An entertaining and illuminating collection of weird, wonderful and downright baffling words from the origins of English…
‘A marvelous book’ – Neil Gaiman
‘The perfect way to be introduced to Old English’ – David Crystal
Old English is the language you think you know until you actually hear or see it. Used throughout much of Britain over a thousand years ago, it is rich with words that haven’t changed (like word), others that are unrecognisable (such as neorxnawang, or paradise) and some that are curious even in translation (gafol-fisc literally means tax-fish).
The Wordhord gathers these gems into a glorious trove of the strange, familiar and unexpectedly apt, and through them illuminates the lives, beliefs and habits of the earliest English speakers. We discover a world where choking on a bit of bread might prove your guilt, where fiend-ship was as likely as friend-ship, and you might grow up to be a laughter-smith.
These are the magical roots of the language you’re reading right now: you’ll never look at – or speak – English in the same way again.
The Wordhord is out now in the UK (Profile Books) and the US/Canada (Princeton University Press)!
UK: book + ebook
US/Canada: book + ebook
Audiobook (US/Canada only):
- Princeton University Press (listen to a sample!)
Praise for The Wordhord
‘Splendid … it is the perfect way to be introduced to Old English. There is insight on every page, in a beautifully clear and down-to-earth style, with humorous asides.’ – David Crystal
‘It’s a marvelous book.’ – Neil Gaiman
‘A wonderful book heaving with linguistic treasure, a joyfully clever exploration of early medieval life.’ – Edward Brooke-Hitching, author of The Madman’s Library
‘A rich meditation on words, a thoughtful cultural history and a delicious box of delights to dip into during stolen moments. I loved this book – and learnt more from it than from any number of solemn language primers. Hana Videen has created a marvel.’ – Nicola Griffith, author of Hild
‘Wonderful’ – Tom Holland
‘A lovely, lovely read’ – Lucy Mangan
‘Brilliant. So rich with detail’ – Kate Wiles, senior editor of History Today
‘Thorough, entertaining, and absolutely fascinating.’ Paul Anthony Jones, Haggard Hawks
‘A treasure trove of forgotten words, their meanings and origins, written with insight and humour’ – Marshall Julius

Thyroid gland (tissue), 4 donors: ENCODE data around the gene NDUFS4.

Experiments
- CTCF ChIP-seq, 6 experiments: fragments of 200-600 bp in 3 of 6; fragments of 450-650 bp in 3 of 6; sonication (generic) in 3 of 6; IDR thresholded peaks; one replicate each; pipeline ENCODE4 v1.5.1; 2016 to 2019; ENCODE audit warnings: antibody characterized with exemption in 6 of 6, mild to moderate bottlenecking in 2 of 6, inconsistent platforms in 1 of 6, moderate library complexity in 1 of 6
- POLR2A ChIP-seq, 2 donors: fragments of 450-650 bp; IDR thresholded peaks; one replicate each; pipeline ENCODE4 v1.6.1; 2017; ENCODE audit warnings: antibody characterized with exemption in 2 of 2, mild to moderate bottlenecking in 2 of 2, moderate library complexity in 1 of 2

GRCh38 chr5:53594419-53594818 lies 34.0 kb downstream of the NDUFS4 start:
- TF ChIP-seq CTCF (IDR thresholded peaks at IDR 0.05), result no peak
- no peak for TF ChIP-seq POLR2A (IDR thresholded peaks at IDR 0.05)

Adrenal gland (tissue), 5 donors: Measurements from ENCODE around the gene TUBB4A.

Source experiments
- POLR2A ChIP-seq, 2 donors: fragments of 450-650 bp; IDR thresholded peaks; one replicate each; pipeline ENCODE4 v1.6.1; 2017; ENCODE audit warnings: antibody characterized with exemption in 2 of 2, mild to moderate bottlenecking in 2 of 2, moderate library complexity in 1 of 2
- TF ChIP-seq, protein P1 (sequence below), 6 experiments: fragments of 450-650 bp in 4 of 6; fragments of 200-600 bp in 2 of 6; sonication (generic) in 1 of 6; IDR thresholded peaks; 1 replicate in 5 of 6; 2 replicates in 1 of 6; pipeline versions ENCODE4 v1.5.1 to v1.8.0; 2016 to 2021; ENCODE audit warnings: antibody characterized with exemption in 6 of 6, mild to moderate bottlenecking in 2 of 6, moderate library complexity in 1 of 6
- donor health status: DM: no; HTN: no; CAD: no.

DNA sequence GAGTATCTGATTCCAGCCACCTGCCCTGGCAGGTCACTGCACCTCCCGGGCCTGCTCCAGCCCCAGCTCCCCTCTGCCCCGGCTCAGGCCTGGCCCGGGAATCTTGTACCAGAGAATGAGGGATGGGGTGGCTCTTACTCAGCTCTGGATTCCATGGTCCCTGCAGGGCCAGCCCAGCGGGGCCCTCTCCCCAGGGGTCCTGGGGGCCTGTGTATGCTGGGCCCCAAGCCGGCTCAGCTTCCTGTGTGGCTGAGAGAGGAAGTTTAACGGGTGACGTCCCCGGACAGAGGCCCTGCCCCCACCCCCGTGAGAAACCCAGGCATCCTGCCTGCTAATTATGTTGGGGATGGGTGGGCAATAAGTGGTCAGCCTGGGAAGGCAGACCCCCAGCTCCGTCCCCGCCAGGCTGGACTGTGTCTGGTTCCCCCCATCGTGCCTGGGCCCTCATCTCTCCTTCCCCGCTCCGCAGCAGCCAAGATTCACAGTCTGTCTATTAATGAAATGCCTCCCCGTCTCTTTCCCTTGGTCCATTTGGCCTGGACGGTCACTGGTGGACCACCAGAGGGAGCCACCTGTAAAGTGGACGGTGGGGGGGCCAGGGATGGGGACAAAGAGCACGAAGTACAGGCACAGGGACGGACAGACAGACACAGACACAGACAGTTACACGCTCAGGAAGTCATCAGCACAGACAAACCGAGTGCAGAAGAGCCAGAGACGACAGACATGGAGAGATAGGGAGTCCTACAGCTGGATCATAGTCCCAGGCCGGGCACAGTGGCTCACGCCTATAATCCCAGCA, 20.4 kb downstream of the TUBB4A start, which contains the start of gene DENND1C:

‘A classy gift to the commonly word-drunk’ – The Guardian
‘[An] entertaining linguistic history…. Well researched and cannily written, this smart survey makes the old feel new.’ – Publishers Weekly
‘[Videen’s] “hord-wynn” (“hoard-joy”) in sharing her precious treasures is infectious.’ – New Humanist
‘Engaging, conversational, humorous, and full of surprising revelations…. A specialized but delightful book that is essential for undergraduate students of linguistics, literature, and history and will appeal to anyone with a yen for history or language.” – Library Journal
‘Hana Videen is one of a rare and treasurable breed of enthusiasts. . . . Videen is both a passionate medievalist and a relaxed, lucid writer; the pleasure she takes in her subject is infectious.’ – Wall Street Journal
‘Remarkable … Videen beautifully captures the everyday life of Old English speakers’ – The American Conservative
‘A very accessible, almost conversational book … a really delicious taste of the language and the culture of that time’ – Martha Barnette, A Way with Words
‘When the term “wordhord” appears in Old English literature, it is usually paired with “unlock” – which is exactly what this delightful book does. It unlocks the 1000-year-old treasure trove of Old English words that inflect our language and understanding of the world.’ – Sydney Morning Herald
‘A wonderful, very funny look at what the vocabulary of Old English reveals about the culture of the people who spoke it more than a 1,000 years ago. … If you want to learn why “adorned mouse” was the Old English word for “bat,” and why “every protagonist needs a wiþer-wengel,” read this book!’ – Melissa Mohr, author of Holy Sh*t: A Brief History of Swearing
‘Hana Videen describes [The Wordhord] as less a “language primer” than an “old photo album”. Unlike the covetous dragon of medieval literature, jealously guarding its treasure, Videen is more than generous with these rarities, glittering and twinkling like jewels on the page, with palpable wynne (joy). … With this book Videen proves herself to be a gifted scop (storyteller) and an excellent guide to this vanished time.’ – The Times Literary Supplement
‘A captivating piece of work…. Videen’s work also provides an excellent illustration of how a language simultaneously shapes society and reflects it.’ – PopMatters
‘A wonderful blend of language and life that will fascinate and surprise in equal measure’ – Collected Books Durham (Bookshop.org)